Evolution in the Conceptualization of Dementia and Alzheimer’s Disease: Greco-Roman Period to the 1960s

  title={Evolution in the Conceptualization of Dementia and Alzheimer’s Disease: Greco-Roman Period to the 1960s},
  author={Nicole C. Berchtold and Carl Cotman},
  journal={Neurobiology of Aging},
History of Dementia.
  • F. Assal
  • Psychology, Medicine
    Frontiers of neurology and neuroscience
  • 2019
The term dementia derives from the Latin root demens, which means being out of one's mind, and has been used since the 13th century, but its mention in the medical community was reported in the 18th century.
Alzheimer's 100th anniversary of death and his contribution to a better understanding of Senile dementia.
Alois Alzheimer's examination of Auguste D's case, studied by him with Bielschowsky's silver impregnation technique, permitted to identify a pathological marker, the intraneuronal neurofibrillary tangles, characterizing a new disease later named after him - Alzheimer's disease.
Alzheimer 100 – highlights in the history of Alzheimer research
Summary.Alzheimer disease, a progressive neurodegenerative disorder of hitherto unknown etiology leading progressively to severe incapacity and death, has become the pandemic of the 21st century. On
Changing perspectives regarding late-life dementia
These concepts, formulated as the dynamic polygon hypothesis, have major implications for clinical trials, as any given drug might not be ideal for all elderly people with dementia.
Editorial Longitudinal Epidemiologic Clinical-Pathologic Studies of Aging and Alzheimer's Disease
A complete picture of AD would require the clinical study of people with a wide range of cognitive functioning, especially persons without dementia, who subsequently come under the scrutiny of clinical-pathologic studies.
Historical review of academic concepts of dementia in the world and Japan: with a short history of representative diseases
The trajectory of the concepts of dementia in the world and Japan are reviewed and the present concept of dementia was established in 1970s.
Since Alzheimer's disease is not cured completely and it gradually renders people incapable of tending for their own needs, caregiving essentially is the treatment and must be carefully managed over the course of the disease.
Molecular Pathology of Alzheimer's Disease
This book details the discovery of metabolic cascades involving amyloid-β production in the case of the senile plaque, and phosphorylated-tau protein in the cases of the neurofibrillary tangle in Alzheimer’s Disease.
Dementia in the Greco-Roman world


Origin of the distinction between Alzheimer's disease and senile dementia
History reveals that the distinction between presenile (Alzheimer's disease) and senile dementia was originally based on anecdotal clinical observations and that competition among universities was one of the underlying determinants.
Dementia: Historical Overview
To prevent projecting onto the past perspectives that belong to the present, historical method recommends that a historical overview of dementia distinguish between the history of the word and that
Clinical subgroups of the Alzheimer syndrome
Because the heterogeneity of AD is incontestable, it is time to reconsider the current use of the term “Alzheimer's disease,” and the term” Alzheimer syndrome” appears to be more appropriate.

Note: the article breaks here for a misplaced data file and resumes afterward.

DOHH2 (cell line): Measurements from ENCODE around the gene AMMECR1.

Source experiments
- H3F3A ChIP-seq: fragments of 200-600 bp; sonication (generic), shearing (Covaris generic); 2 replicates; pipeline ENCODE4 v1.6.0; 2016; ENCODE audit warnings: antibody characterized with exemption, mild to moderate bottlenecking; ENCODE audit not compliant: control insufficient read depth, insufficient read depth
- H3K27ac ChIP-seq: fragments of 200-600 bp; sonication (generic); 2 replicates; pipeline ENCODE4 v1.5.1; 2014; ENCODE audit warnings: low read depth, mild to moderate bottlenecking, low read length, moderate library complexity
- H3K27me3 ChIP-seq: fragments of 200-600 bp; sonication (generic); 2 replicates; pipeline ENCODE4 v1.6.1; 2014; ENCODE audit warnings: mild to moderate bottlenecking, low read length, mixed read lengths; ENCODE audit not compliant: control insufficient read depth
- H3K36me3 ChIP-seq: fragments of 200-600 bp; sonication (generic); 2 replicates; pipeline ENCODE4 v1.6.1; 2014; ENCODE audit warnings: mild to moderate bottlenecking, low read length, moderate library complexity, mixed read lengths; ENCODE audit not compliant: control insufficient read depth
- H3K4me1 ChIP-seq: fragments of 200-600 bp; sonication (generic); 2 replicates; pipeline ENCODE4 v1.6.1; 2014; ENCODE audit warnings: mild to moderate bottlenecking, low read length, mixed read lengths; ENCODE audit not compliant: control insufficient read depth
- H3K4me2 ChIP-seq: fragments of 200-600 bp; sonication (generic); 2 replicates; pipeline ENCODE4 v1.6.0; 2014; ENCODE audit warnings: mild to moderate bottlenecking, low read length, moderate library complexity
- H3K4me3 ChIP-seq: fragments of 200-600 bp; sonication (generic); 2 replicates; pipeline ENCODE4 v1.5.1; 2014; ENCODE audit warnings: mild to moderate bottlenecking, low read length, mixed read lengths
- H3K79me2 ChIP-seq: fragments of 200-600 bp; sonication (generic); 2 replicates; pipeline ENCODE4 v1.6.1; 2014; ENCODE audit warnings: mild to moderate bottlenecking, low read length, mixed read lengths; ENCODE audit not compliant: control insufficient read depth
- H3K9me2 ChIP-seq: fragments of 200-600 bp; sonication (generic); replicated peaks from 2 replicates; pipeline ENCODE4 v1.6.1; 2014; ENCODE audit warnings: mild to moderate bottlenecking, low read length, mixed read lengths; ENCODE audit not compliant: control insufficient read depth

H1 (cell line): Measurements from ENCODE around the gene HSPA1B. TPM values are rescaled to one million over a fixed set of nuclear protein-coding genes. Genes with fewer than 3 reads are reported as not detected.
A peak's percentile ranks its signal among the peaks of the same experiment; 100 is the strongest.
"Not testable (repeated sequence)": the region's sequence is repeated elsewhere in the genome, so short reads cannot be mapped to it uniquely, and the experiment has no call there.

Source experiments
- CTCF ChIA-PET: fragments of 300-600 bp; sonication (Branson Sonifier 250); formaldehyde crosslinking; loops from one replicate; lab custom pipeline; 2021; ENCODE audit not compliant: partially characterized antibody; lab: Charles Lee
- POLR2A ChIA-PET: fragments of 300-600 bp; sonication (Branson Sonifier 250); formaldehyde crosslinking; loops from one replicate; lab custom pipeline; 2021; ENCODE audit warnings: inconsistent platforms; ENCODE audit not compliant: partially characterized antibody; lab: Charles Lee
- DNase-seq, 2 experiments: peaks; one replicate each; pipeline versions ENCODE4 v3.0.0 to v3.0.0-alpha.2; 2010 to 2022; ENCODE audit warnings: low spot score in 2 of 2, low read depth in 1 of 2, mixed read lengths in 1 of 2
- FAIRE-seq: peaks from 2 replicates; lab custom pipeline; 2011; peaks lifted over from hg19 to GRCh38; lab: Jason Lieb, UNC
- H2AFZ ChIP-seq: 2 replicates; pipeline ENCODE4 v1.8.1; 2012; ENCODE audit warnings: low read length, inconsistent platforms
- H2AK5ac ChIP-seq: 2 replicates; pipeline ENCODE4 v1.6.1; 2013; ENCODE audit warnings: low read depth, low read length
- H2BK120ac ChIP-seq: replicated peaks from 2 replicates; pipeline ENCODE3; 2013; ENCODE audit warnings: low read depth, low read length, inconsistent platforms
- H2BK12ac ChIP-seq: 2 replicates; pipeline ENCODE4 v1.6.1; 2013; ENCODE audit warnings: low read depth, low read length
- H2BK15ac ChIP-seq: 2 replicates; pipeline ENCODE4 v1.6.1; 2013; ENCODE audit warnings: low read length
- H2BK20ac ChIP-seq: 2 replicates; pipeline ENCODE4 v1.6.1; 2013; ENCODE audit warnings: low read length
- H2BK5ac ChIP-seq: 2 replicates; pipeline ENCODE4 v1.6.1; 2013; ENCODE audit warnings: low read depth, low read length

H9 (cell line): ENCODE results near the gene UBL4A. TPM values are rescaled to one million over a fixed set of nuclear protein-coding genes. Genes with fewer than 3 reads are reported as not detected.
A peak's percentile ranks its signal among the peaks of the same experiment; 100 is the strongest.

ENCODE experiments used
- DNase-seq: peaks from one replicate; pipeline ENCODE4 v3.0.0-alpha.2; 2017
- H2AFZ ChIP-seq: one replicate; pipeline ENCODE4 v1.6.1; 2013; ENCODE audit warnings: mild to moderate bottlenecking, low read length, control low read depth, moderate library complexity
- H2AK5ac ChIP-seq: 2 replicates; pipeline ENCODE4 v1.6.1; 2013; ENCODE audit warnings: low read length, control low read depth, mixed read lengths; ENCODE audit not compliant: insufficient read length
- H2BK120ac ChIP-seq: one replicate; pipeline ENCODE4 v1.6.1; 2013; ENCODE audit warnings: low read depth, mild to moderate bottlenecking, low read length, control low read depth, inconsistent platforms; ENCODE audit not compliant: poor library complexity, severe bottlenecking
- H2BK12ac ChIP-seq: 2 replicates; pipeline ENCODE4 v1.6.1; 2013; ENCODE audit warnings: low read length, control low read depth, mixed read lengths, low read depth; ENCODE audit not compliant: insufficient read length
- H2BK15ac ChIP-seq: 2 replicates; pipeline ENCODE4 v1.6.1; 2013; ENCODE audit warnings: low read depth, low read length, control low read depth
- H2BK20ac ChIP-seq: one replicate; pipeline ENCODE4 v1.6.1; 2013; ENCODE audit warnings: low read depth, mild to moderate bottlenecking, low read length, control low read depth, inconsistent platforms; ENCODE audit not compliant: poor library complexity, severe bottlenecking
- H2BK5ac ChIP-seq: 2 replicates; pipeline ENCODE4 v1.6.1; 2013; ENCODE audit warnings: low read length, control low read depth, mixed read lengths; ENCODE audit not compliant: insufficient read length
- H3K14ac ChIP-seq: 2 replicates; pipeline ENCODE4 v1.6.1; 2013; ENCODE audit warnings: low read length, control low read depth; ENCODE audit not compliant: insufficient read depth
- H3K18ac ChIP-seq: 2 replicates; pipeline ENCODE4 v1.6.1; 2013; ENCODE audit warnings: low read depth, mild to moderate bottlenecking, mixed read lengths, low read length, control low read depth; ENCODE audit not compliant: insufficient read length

Familial Alzheimer's disease
This investigation has dealt with the study of a family in which 11 members in recent generations and 2 additional members in 2 past generations have been found to have signs and symptoms of a syndrome consisting of progressive mental deterioration, aphasia, seizures, myoclonus, immobile facies, plastic rigidity, and semiflexed posture.
Dementia during the seventeenth and eighteenth centuries: a conceptual history
  • G. Berríos
  • History, Psychology
    Psychological Medicine
  • 1987
It is shown that the concept of dementia took final shape in the work of Willis, Hartley and Cullen in whose view it was made to include terminal states of behavioural incompetence due to severe failure of almost any mental function.
Correlation between Scores for Dementia and Counts of ‘Senile Plaques’ in Cerebral Grey Matter of Elderly Subjects
An attempt was made to carry out a quantitative assessment of the severity of dementia in individual subjects during life and to ascertain whether this bore any relationship with mean plaque counts in cerebral grey matter.
Of 10 cases, occurring at an age prior to the presenile stage, seven presented either insufficient pathological and clinical elements or typical pathology but non-characteristic clinical symptoms, and their inclusion in the group of Alzheimer's disease cannot be made without unduly stretching the original conception of the malady.
Dementia: A survey of the syndrome of dementia
  • B. Mahendra
  • Medicine, Psychology
    Psychological Medicine
  • 1985
Three points must strike anyone who has embarked on a study of dementia over a period of time that the conception of the syndrome is in a state of flux and what the criteria for, and also who the arbiters of, the diagnosis might be is not always clear.
The natural history of mental disorder in old age.
  • M. Roth
  • Medicine, Psychology
    The Journal of mental science
  • 1955
Examination of differences in pattern of outcome between specific groups provides strong confirmation for hypotheses suggesting that affective psychosis, late paraphrenia and acute confusion were each entities largely independent of the two main causes of progressive dementia in old age: senile and arteriosclerotic psychosis.